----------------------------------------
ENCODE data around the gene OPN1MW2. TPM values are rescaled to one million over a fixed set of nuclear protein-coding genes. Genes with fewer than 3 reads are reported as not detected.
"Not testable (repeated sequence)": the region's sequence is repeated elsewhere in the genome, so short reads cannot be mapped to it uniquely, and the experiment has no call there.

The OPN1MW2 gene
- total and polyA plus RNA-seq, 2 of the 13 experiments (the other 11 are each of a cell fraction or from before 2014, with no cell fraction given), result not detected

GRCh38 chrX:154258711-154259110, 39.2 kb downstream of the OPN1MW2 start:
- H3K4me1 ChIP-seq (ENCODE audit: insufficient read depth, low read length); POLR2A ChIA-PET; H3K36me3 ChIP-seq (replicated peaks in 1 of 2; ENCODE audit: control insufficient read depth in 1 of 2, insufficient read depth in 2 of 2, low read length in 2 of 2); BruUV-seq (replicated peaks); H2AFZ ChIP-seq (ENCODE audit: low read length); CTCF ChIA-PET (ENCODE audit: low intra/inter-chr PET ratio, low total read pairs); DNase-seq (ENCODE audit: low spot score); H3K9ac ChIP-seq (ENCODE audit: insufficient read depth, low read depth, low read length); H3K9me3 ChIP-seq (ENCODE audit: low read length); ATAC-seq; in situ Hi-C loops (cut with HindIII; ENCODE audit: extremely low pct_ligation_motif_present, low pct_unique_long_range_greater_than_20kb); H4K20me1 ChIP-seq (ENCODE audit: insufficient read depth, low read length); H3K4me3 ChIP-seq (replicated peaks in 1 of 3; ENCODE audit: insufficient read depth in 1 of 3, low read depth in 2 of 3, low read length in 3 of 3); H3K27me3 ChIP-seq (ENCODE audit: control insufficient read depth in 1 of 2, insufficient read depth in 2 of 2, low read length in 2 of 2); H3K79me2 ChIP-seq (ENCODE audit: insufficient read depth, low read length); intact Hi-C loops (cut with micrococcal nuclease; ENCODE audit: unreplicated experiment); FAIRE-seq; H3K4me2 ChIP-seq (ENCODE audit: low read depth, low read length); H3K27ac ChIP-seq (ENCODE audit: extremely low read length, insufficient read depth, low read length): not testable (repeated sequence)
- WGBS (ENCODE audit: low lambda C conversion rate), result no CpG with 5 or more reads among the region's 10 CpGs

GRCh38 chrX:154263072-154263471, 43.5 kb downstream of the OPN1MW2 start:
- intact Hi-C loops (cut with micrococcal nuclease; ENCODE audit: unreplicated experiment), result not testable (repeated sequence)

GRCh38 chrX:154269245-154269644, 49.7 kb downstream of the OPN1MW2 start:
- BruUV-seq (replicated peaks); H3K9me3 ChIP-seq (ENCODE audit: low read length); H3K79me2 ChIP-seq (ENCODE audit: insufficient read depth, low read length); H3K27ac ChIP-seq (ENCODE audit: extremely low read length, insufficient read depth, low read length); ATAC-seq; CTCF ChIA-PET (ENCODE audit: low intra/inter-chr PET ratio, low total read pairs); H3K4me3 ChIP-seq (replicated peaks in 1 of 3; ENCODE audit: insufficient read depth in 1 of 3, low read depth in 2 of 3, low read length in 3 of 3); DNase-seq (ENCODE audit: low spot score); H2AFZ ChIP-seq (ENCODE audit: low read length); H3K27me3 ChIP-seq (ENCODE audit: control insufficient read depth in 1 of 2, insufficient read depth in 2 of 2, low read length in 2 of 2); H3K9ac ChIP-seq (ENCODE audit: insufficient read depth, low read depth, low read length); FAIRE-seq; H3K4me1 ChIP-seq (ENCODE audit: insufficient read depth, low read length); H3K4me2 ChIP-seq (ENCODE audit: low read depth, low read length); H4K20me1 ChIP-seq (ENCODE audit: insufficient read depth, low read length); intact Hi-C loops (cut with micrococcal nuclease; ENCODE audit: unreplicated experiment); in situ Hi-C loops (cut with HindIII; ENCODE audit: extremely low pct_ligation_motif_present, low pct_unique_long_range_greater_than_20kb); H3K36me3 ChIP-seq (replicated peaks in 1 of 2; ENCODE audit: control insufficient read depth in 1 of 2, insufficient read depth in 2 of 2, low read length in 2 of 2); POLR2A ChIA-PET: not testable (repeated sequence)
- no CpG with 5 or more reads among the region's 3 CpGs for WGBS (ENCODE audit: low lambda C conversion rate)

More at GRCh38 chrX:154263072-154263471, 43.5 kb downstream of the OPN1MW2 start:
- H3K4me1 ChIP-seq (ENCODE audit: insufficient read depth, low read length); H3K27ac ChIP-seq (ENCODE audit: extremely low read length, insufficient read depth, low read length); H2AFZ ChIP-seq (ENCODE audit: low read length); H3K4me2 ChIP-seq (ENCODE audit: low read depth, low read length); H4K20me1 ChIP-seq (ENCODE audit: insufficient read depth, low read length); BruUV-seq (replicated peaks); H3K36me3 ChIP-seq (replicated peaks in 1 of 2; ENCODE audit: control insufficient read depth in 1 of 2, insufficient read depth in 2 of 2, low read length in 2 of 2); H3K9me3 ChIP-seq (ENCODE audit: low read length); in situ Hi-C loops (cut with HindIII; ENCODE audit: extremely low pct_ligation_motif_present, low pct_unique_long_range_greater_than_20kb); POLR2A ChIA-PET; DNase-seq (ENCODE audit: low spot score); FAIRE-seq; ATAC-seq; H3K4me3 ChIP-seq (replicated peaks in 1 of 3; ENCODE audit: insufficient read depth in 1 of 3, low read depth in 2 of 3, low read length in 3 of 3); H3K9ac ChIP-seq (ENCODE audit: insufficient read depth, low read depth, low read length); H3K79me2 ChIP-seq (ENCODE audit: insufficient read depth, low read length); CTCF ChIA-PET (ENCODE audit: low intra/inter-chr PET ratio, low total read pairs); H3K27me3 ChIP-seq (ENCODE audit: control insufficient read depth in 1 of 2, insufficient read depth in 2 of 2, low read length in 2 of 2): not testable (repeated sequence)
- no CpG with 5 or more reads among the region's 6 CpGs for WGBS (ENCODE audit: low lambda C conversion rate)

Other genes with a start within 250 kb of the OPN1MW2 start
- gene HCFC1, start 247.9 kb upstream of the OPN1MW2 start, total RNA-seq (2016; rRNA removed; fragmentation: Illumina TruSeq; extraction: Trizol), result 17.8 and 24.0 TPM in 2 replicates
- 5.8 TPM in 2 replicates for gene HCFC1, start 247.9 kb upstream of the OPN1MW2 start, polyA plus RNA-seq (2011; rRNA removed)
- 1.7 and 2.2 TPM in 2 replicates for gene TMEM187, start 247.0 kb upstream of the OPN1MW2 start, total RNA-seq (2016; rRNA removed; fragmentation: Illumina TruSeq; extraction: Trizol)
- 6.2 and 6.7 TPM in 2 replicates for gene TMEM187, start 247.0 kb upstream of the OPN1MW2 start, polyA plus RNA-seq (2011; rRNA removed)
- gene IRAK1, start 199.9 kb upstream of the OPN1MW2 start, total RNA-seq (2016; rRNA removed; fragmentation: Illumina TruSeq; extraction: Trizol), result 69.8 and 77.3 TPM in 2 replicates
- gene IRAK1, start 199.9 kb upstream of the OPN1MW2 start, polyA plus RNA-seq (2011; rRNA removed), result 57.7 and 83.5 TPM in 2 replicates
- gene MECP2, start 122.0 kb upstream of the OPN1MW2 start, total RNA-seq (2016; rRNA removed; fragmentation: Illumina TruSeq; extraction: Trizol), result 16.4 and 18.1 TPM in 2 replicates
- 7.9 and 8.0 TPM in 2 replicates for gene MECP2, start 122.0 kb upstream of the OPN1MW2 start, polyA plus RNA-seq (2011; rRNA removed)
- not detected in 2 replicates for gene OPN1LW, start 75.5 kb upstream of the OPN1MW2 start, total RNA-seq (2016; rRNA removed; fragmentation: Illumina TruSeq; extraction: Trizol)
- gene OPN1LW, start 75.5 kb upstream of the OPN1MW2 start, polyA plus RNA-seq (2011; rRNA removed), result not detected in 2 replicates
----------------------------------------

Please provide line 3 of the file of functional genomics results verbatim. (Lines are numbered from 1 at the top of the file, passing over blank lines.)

The OPN1MW2 gene